In recent times, the Australian Taxation Office (ATO) has raised concerns about potential misuse of the Fringe Benefits Tax (FBT) exemption for utes and panel vans, particularly in cases where private use is claimed to be minimal. As utes, especially dual cabs, continue to dominate the Australian new car market, employers providing these vehicles to their employees need to be well-versed in the conditions surrounding the FBT exemption.
Understanding the FBT Exemption
The FBT exemption for utes and vans is not a carte blanche privilege; it comes with specific conditions. To qualify for the reduced record-keeping concession, the ATO mandates that the vehicle must be primarily supplied for work-related purposes, cannot be salary packaged and must fall below the luxury car tax limit. Employers must have a policy in place limiting private use, and employees must ensure compliance with this policy.
Reduced Record-Keeping Concession Conditions
The reduced record-keeping concession demands a strict adherence to guidelines. Employees using the eligible vehicle can only drive it to and from work or while performing work duties, with no diversions exceeding two kilometres from the direct route between home and work. Moreover, the total private mileage for the FBT year should not surpass 1,000 kilometres, with no return journey exceeding 200 kilometres.
Monitoring and Compliance
Employers are responsible for ensuring compliance with these conditions. Regular checks on the vehicle’s odometer reading are advised to confirm minimal private use. While employees provide assurances of adherence to the policy, employers must be satisfied on reasonable grounds that private use has indeed been minimal.
Indemnification for FBT Liability
To safeguard against potential FBT liability, employers may consider seeking an indemnity from employees. This involves obtaining a declaration from the employee acknowledging their responsibility for any FBT liabilities related to private vehicle use. This additional step adds a layer of protection in case the information provided by the employee is later found to be inaccurate.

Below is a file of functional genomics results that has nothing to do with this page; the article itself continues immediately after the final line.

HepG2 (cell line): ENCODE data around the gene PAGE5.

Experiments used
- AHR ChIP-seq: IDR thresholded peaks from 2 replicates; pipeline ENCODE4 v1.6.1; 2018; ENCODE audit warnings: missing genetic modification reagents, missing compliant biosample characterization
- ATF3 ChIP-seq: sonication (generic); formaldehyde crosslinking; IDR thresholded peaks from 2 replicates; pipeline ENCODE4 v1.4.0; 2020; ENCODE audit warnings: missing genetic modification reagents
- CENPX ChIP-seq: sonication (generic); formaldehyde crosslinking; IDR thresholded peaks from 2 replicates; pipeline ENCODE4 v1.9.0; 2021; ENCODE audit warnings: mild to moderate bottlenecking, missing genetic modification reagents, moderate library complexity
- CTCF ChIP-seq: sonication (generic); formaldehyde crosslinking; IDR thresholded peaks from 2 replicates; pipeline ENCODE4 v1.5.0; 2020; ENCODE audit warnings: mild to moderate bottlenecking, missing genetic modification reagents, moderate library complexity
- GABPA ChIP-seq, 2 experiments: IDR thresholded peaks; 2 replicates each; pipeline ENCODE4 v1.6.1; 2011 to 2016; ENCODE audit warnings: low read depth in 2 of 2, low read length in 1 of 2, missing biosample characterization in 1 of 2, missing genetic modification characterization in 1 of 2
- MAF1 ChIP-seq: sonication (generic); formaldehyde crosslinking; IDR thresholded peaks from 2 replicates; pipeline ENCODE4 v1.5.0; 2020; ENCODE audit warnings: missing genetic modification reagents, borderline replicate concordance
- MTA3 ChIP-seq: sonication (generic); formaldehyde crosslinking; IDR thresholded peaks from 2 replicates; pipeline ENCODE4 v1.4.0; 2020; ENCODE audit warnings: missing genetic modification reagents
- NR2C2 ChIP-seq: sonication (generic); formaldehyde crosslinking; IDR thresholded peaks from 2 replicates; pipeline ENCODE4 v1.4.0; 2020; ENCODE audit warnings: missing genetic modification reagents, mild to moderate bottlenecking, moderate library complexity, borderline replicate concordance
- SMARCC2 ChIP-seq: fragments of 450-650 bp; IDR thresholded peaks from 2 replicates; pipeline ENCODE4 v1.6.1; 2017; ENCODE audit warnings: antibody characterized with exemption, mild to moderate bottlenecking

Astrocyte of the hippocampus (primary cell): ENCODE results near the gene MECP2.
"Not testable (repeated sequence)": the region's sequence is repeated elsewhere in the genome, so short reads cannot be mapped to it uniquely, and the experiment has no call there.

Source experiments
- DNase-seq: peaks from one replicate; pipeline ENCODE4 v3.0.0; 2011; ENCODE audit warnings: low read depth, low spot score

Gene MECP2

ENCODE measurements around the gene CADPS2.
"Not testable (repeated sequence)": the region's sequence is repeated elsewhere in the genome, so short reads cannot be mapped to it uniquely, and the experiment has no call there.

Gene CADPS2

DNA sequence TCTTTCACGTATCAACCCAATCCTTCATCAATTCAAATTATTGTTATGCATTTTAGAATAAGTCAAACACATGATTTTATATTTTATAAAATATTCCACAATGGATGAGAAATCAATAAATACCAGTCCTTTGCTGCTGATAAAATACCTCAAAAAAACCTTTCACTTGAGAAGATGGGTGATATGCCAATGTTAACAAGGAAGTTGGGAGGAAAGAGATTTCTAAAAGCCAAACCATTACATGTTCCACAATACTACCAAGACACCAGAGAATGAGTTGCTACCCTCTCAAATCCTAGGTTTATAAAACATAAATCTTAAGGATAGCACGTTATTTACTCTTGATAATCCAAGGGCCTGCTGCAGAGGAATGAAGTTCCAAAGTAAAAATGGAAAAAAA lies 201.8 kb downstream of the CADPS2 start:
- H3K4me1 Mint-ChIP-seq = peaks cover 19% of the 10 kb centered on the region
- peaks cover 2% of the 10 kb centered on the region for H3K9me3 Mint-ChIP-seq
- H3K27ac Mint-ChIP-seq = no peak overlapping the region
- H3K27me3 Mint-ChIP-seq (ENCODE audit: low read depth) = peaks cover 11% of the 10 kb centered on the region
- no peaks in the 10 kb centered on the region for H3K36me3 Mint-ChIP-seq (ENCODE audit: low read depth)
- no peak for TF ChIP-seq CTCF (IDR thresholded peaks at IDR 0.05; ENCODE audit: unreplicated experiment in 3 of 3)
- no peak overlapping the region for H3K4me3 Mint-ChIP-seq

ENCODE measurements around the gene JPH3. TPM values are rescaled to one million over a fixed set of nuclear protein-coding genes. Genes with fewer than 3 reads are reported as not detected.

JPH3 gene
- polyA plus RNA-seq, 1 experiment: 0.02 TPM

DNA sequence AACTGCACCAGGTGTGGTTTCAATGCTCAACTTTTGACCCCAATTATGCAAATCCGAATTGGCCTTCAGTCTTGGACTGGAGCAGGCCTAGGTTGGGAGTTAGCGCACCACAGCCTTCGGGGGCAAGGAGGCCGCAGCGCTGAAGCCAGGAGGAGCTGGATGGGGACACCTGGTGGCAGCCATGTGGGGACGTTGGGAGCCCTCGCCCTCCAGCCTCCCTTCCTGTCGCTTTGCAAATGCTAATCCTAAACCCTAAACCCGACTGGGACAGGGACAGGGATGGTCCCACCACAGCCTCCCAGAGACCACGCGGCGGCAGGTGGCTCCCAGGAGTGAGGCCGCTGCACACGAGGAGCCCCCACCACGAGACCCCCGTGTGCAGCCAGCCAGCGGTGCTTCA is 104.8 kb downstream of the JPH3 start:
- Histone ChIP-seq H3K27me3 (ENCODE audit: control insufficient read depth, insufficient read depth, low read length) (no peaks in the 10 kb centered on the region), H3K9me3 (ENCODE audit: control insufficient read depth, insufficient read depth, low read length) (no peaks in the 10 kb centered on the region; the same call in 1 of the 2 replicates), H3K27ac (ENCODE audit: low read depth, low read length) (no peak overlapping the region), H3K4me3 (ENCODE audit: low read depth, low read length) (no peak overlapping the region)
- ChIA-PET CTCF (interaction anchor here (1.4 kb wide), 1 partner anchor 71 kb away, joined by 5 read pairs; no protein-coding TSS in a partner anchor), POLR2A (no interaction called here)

Factors that May Compromise FBT Exemption
Several factors may jeopardise the FBT exemption, including travelling with family members, posting about significant family holidays on social media, or toll records indicating extensive weekend travel. Even seemingly innocent activities like dropping kids off at school may breach the minimal private use policy.
Challenging ATO Guidelines
While the ATO’s guidelines are not legally binding, challenging them could lead to a dispute with the ATO. Employers may argue that certain deviations or private kilometres still fall within the legal limits. However, taking such an approach can be expensive and time-consuming, making it crucial to weigh the potential benefits against the risks.
In a market where utes are a popular choice for both work and personal use, employers must navigate the FBT exemption rules diligently. Establishing clear policies, obtaining employee assurances, and periodically monitoring compliance are essential steps. For added protection, seeking indemnities and encouraging employees to maintain accurate logbooks can contribute to a smoother and dispute-free FBT process. Ultimately, understanding the intricacies of FBT exemptions for utes is not just good practice; it’s a necessity to avoid potential financial implications for both employers and employees.